Refill Authorization; e-prescribing style

Yesterday I was working in the pharmacy and early on in the day I get a call from a patient asking if her refill was ready to pick up.  I looked in the computer and saw that we had not yet heard back from the doctor.  The lady was frustrated because she had been on the phone with the doctor’s office the day before in the afternoon and they assured her that the prescription would be called in to the pharmacy.  The lady waiting for the refill said she would call the office right away and straighten things out.  After ten minutes, she is calling me back saying that the office told her it was sent electronically to her pharmacy.  I said that that is great; however, it wasn’t sent to us.  I ask her if she ever uses any other pharmacies and she said that a couple months ago she had to pick up something late in the evening so she used the big-box store across town near her house.  I said I would call there and see if it had been called in to that store.  After another ten minutes on the phone, I was able to get a transfer of the prescription that had been phoned into the wrong pharmacy.  I called her back and told her what had happened and that it would be ready shortly.  She was very appreciative of our efforts and said she would talk with the doctor’s office next time she was there to make sure that didn’t happen again.

Yesterday, we went through the above process three times at our pharmacy.  Three times we had sent a refill request for different patients to their doctor.  Three times the doctor’s office sent the electronic refill authorization into the wrong pharmacy.  Three times we had lengthy discussion with patients about the prescription authorization not coming through and then going through the process of tracking down which pharmacy it had been sent to.

Before a pharmacist fills a prescription, they need to have authorization from the patient’s physician.  Quite often a physician will write a prescription that has multiple refills; however, after a certain amount of time the refills will become used up or expire.  At that time, the pharmacist needs to contact the physician and effectively get authorization for another amount of time to fill the prescription.  Ideally, this process is in place to assure the patient is receiving the appropriate monitoring for the condition that is being treated with the prescription medications.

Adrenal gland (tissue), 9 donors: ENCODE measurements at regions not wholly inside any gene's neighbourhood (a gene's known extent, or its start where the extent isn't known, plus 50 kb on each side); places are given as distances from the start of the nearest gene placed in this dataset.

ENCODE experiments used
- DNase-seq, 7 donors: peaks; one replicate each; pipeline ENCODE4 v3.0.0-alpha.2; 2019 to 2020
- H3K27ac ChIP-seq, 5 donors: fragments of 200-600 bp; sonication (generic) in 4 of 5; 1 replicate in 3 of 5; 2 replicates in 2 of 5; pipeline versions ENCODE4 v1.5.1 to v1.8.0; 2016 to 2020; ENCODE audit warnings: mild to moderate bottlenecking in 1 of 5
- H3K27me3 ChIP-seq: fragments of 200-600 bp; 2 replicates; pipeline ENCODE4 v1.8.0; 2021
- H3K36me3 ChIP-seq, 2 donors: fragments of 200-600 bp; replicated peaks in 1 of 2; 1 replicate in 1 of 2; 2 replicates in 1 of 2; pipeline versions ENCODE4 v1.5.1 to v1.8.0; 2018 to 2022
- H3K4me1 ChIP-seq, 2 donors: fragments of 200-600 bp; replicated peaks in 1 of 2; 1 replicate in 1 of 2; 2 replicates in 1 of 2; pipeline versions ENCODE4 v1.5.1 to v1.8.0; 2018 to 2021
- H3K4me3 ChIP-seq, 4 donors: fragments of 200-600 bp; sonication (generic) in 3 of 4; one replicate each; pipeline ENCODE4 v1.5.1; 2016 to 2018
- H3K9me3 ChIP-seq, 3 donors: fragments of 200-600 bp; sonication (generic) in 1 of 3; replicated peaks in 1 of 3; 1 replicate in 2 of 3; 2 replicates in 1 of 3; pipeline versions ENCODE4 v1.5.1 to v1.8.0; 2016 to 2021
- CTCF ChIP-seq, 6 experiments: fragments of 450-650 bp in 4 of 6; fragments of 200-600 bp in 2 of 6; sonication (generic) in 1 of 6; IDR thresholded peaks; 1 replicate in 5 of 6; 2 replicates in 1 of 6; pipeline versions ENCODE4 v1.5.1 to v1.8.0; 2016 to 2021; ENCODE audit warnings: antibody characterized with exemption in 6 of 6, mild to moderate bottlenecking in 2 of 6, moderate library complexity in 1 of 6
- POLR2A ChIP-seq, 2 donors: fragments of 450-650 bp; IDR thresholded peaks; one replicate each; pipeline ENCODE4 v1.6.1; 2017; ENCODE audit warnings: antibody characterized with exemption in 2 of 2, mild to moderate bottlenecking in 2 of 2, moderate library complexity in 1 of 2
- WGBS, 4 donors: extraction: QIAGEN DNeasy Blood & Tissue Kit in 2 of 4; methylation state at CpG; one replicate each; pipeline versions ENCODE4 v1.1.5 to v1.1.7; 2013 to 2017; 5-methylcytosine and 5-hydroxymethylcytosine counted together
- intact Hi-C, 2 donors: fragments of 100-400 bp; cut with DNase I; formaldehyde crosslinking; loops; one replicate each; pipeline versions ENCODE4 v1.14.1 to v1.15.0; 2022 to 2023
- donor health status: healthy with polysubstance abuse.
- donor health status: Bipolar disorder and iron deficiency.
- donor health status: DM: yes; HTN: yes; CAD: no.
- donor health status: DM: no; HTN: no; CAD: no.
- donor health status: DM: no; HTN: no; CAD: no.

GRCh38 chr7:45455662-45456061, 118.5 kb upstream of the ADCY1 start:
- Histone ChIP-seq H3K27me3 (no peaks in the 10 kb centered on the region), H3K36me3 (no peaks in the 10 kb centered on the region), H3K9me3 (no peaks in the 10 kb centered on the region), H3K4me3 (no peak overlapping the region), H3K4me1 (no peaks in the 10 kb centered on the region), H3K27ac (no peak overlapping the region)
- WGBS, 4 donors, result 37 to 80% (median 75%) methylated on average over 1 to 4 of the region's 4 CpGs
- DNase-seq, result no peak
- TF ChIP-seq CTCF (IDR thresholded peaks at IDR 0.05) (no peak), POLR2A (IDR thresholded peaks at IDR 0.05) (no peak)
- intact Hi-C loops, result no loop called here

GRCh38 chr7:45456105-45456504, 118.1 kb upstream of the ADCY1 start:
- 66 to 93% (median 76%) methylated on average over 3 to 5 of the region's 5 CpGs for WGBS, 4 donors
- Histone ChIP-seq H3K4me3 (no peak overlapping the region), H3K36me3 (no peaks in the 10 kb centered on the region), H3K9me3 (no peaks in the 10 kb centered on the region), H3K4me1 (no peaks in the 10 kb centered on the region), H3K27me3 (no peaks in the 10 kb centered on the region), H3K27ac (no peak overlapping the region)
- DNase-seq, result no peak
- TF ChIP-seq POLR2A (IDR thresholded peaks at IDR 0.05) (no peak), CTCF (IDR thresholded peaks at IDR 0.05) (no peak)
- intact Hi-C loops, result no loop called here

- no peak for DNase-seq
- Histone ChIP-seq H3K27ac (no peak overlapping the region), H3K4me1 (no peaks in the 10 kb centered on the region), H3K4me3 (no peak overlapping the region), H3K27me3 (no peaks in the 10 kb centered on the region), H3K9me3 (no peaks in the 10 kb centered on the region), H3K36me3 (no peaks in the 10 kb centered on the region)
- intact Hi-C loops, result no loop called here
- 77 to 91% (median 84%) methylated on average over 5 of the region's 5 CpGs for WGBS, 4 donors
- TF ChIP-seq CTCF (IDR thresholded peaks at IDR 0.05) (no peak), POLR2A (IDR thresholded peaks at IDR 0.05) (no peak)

When I began practicing pharmacy in 1987, and for years prior to that, when a prescription needed refill authorization, the pharmacy simply picked up the phone and called the doctor’s office to ask for approval.  The staff would usually take the message and then call the pharmacy back within 24 hours with authorization or a note that the patient needed to contact the office for an appointment.

Sometime during the 90’s the process of faxing the doctor’s office came into existence.  This was nice because it was easy to sit at the fax machine with the requests and just send them off.  This process was much quicker than calling each office and leaving a verbal message.  The issue was, faxes got lost.  Regularly the office would tell the pharmacy that they never received the request, or the pharmacy would tell the office that they never received the approval; however, both the pharmacy and the doctor’s office were positive they had faxed the note.  Perhaps the wrong fax number was dialed, or maybe the fax didn’t go through, or maybe they just really didn’t fax the paper, hard to say.  The thought that faxing prescription refill requests and refill authorizations was going to be this super time saver never came true.

Now, here we are in the 2010’s and the game has changed again.  The mode today is that we send an electronic refill request over the internet to the doctor’s computer, provided the doctor is set up with the service to receive these electronic requests.  If they do not receive electronic requests, we send them an electronic fax, from our computer to their fax machine.  If that doesn’t go through, we print off the request and fax it from our fax machine to their fax machine.  If for some reason that doesn’t work, or if they are one of the few offices that still do not have a fax machine, then we print off the request and call them on the phone and request a refill authorization.